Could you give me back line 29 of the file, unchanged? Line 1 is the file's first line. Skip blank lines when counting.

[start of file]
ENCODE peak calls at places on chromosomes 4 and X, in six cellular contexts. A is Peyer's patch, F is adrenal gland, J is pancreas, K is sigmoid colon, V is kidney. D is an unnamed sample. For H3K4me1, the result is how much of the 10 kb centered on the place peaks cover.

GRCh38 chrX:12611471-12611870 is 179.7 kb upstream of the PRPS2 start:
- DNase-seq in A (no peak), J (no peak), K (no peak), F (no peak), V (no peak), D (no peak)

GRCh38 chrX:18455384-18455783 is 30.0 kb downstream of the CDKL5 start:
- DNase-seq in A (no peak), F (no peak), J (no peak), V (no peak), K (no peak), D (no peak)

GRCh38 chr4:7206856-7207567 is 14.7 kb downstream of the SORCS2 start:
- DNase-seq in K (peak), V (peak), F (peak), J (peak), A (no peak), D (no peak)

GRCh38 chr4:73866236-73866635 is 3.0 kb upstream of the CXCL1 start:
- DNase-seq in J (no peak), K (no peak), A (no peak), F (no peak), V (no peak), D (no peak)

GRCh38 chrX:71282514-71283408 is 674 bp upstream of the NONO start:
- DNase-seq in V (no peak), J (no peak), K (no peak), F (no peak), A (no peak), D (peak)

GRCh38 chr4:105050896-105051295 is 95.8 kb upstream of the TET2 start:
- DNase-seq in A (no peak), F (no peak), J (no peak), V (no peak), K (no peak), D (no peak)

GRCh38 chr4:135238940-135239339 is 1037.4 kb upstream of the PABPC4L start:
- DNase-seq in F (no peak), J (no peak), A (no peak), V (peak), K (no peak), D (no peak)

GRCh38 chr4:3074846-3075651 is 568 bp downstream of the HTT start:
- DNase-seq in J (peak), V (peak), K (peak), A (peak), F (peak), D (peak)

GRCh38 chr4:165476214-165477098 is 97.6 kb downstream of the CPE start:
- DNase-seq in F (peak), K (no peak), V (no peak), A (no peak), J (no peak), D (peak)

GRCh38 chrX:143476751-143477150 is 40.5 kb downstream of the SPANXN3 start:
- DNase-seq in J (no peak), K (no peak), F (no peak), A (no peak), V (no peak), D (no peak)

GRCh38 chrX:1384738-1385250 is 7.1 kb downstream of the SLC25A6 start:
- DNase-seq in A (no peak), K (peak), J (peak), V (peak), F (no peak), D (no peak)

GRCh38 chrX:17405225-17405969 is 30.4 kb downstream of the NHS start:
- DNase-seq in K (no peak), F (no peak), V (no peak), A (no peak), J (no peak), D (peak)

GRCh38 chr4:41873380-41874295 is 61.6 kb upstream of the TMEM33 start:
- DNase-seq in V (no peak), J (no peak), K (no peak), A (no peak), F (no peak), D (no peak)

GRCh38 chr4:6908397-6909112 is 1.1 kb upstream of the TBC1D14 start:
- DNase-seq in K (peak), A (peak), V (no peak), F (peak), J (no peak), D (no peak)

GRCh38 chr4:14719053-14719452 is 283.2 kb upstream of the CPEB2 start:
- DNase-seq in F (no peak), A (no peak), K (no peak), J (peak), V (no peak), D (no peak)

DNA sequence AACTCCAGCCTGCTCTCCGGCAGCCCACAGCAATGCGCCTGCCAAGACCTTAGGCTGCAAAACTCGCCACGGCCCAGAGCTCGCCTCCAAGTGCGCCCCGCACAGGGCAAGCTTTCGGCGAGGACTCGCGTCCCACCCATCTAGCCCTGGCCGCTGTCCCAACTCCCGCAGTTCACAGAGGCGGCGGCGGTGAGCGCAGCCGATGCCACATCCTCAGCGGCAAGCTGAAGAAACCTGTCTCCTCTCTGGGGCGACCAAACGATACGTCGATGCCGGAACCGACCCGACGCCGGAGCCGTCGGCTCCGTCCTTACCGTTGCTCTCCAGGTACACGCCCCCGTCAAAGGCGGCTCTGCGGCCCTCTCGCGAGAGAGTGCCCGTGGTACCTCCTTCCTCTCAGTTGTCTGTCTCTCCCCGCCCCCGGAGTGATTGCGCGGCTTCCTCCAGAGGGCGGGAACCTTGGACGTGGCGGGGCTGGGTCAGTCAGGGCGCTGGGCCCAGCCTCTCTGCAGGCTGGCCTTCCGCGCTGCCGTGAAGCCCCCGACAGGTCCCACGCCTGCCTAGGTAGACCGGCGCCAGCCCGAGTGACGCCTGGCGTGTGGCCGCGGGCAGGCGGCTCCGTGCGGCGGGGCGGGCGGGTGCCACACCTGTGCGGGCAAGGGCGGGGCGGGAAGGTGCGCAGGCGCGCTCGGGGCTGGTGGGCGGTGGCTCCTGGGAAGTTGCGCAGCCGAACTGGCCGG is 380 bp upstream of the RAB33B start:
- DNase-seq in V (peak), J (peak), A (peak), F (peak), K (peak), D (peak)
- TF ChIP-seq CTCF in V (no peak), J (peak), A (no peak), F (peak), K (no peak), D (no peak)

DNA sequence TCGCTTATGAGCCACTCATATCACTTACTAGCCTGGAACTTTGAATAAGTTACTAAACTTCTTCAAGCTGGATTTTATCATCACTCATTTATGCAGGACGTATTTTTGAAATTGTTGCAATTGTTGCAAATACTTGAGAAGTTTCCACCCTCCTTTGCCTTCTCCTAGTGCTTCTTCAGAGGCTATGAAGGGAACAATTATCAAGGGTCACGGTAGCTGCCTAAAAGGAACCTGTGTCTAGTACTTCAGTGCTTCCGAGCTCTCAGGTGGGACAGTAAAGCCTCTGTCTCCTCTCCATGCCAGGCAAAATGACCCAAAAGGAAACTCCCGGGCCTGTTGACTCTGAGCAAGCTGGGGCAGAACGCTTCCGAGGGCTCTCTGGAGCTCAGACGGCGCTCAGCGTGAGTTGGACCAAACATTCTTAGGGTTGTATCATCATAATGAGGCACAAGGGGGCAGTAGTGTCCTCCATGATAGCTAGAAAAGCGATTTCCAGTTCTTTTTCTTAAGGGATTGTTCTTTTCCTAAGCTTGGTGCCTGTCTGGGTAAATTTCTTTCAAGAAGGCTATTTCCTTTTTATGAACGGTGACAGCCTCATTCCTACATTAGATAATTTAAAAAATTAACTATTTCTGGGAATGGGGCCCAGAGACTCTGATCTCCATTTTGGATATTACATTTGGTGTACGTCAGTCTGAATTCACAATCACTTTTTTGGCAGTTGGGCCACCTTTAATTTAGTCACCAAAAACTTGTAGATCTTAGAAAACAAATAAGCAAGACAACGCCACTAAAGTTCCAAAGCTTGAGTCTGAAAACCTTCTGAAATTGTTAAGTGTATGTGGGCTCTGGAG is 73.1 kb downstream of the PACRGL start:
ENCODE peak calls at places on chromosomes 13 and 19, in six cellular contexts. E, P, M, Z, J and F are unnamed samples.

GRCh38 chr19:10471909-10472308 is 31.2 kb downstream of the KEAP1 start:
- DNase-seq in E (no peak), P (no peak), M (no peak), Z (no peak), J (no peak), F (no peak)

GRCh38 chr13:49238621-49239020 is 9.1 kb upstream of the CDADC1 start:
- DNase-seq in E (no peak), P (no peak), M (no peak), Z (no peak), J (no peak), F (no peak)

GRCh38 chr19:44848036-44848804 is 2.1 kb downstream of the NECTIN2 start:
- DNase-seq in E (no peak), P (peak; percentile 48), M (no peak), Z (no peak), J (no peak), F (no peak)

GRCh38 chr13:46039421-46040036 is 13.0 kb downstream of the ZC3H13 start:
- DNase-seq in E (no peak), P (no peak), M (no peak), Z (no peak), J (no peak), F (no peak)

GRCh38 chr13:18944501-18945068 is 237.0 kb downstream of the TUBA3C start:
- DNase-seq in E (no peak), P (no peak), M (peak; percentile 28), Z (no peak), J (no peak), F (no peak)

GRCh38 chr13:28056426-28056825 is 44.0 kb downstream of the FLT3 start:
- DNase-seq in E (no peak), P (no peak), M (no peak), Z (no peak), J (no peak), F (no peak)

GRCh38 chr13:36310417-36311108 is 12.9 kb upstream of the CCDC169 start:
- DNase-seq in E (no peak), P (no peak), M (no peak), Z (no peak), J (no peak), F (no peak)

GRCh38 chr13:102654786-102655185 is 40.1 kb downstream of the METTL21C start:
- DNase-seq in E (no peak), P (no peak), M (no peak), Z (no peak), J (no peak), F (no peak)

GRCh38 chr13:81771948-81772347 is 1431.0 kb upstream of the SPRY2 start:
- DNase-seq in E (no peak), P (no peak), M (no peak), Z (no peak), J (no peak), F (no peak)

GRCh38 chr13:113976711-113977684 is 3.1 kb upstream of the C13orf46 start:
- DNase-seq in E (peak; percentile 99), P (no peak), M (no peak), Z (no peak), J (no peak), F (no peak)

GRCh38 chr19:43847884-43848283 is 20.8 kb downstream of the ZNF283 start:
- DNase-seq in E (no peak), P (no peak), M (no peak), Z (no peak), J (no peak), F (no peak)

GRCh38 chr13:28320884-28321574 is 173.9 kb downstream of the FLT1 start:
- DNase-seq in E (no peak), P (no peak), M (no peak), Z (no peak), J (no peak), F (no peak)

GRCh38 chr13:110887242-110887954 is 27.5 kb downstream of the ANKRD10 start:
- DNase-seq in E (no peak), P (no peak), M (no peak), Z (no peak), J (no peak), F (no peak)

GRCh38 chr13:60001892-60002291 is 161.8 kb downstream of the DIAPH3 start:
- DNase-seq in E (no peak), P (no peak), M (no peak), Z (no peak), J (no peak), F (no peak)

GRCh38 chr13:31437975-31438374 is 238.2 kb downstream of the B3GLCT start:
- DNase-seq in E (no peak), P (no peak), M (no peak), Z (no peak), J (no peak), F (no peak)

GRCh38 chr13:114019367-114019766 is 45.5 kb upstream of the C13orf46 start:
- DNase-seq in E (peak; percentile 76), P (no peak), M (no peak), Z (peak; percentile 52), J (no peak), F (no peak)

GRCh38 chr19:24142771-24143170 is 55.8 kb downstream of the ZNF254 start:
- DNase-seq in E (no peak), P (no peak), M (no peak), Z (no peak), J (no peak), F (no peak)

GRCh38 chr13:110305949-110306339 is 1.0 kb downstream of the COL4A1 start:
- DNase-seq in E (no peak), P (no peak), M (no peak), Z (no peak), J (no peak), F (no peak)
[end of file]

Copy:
- DNase-seq in K (peak), A (peak), V (no peak), F (peak), J (no peak), D (no peak)